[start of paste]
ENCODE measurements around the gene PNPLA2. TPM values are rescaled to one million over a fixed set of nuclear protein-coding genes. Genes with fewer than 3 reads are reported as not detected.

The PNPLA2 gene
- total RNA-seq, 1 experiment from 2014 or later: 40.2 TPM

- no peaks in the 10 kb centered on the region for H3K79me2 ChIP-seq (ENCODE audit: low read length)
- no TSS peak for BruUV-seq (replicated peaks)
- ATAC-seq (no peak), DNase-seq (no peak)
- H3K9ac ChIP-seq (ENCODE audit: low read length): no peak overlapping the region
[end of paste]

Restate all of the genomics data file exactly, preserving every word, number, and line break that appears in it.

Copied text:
ENCODE measurements around the gene PNPLA2. TPM values are rescaled to one million over a fixed set of nuclear protein-coding genes. Genes with fewer than 3 reads are reported as not detected.

The PNPLA2 gene
- total RNA-seq, 1 experiment from 2014 or later: 40.2 TPM

- no peaks in the 10 kb centered on the region for H3K79me2 ChIP-seq (ENCODE audit: low read length)
- no TSS peak for BruUV-seq (replicated peaks)
- ATAC-seq (no peak), DNase-seq (no peak)
- H3K9ac ChIP-seq (ENCODE audit: low read length): no peak overlapping the region